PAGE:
Holding Court

This is the second in a series of posts about Zion National Park

Zion Canyon is a canyon through which the Virgin River – a tributary of the Colorado River – runs. All of what I explored during my trip to Zion National Park was in Zion Canyon, only a small fraction of the park itself.

In April, Zion Canyon Scenic Drive – the road through Zion Canyon – is only open to the park shuttle which runs from the Visitor Center (stop 1) in the South to the Temple of Sinawava (stop 9) in the North. Stop number 4 is called the Court of the Patriarchs, after a grouping of rock towers named the Three Patriarchs (after the biblical Abraham, Isaac, and Jacob).

Three Patriarchs (Abraham to the left, Isaac in the center, and Jacob on the right in the background) and Mount Moroni (right foreground).

The Three Patriarchs are composed of a rock unit called the Navajo Sandstone. If you recall the first post in this series – about Checkerboard Mesa – you’ll have heard of Navajo Sandstone. Navajo Sandstone is at least about 200 million years old but may be slightly older and was deposited over a period of about 5.5 million years. It is a sandstone (sedimentary rock) and it is the thickest stratigraphic unit in Zion National Park. The major rock layers are represented by a stratigraphic colum shown below.

Stratigraphic column depicting rock layers that make up formations in Zion National Park. The layers are stacked in order of deposition with the uppermost layers being the youngest (deposited last) and the lowermost layers being the oldest (deposited first). Also depicted are the types of fossils and sedimentary structures that can be found in the units. The diagonal lines in the Navajo Sandstone represent cross-beds. For more information on the Navajo Sandstone and other units see this NPS page from which this column was copied.

As mentioned in the above caption, the Navajo Sandstone is known for its prominent large-scale cross-bedding. So what is cross-bedding exactly? Well, it’s a sedimentary structure (feature of a sedimentary rock) that forms when layers develop at an angle with the primary bedding plane. An example of this in the Navajo Sandstone is given in the picture I took while hiking Angel’s Landing Trail in Zion National Park.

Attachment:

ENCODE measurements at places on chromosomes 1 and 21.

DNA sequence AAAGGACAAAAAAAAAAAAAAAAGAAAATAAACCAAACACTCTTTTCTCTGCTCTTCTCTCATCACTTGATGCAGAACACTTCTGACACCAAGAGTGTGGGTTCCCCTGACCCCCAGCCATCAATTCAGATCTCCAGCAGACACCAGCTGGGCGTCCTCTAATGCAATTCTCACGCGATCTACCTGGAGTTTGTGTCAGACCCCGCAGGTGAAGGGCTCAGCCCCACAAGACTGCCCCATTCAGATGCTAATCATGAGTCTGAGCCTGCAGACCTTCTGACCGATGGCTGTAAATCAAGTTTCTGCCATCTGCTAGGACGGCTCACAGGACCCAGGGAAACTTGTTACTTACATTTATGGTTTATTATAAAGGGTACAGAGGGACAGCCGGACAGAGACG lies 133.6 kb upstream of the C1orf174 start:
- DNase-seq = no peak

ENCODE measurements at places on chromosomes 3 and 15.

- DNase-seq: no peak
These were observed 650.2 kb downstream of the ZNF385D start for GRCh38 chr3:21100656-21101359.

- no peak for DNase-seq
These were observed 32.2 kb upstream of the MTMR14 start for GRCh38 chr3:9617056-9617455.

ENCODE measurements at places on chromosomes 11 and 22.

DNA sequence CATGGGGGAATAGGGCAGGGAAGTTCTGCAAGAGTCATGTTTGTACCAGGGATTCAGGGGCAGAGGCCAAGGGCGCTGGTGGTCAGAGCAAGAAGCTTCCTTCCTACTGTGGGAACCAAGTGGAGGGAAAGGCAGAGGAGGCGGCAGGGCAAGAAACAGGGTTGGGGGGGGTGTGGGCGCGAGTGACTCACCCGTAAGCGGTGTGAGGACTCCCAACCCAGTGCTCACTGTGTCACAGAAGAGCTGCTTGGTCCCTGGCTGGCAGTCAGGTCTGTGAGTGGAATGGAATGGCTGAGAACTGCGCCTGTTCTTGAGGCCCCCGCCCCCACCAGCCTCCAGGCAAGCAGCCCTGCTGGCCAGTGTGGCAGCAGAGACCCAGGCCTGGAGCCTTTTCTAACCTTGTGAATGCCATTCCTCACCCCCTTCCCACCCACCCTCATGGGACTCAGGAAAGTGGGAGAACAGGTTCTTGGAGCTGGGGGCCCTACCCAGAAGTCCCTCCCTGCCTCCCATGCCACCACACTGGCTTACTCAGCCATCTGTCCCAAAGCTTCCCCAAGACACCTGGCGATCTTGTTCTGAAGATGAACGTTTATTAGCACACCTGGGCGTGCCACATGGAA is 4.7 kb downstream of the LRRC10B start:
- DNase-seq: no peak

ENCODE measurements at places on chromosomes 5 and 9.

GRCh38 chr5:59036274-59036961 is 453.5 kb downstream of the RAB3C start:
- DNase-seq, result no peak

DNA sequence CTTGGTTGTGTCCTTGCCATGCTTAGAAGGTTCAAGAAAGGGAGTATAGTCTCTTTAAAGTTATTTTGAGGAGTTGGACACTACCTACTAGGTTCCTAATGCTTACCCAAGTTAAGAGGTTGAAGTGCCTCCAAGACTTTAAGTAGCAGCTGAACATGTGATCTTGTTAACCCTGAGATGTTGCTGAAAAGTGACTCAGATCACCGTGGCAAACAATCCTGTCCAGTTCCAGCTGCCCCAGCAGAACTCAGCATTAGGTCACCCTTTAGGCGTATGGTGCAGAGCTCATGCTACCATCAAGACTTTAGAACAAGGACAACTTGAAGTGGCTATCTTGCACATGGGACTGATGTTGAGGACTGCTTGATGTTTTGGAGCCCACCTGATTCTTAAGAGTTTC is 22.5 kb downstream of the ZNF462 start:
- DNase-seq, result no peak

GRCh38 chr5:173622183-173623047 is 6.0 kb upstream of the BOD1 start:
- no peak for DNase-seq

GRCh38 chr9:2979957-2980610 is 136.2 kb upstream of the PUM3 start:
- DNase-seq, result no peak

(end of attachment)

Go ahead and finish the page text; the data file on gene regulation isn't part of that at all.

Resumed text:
An example of cross-bedding in the Navajo Sandstone along the Angel’s Landing trail. The horizontal lines are the bedding planes and the diagonal lines are the cross-beds. The cross-beds result from sand dunes deposited and shaped by wind flowing right to left in this case.

The Navajo Sandstone represents a remnant of an ancient field of sand dunes in a desert that existed during the early Jurassic – about 200 million years ago. This vast desert landscape extended across the Colorado Plateau region and beyond, approximately spanning from eastern CA to central NM and from Idaho to the Mexico border. This was the largest known sand desert in the history of our planet!

Cross-beds from sand dunes are significant because they tell us about the depositional environment; namely, the direction of transport for the sand grains that eventually formed the rock. For more about this see the diagram below.

A diagram depicting the formation of sand dunes and associated cross-beds. The cross-beds point downward in the direction of wind travel (left to right in this case). Credit: NPS

Stay tuned for more on Zion National Park and its geologic wonders!

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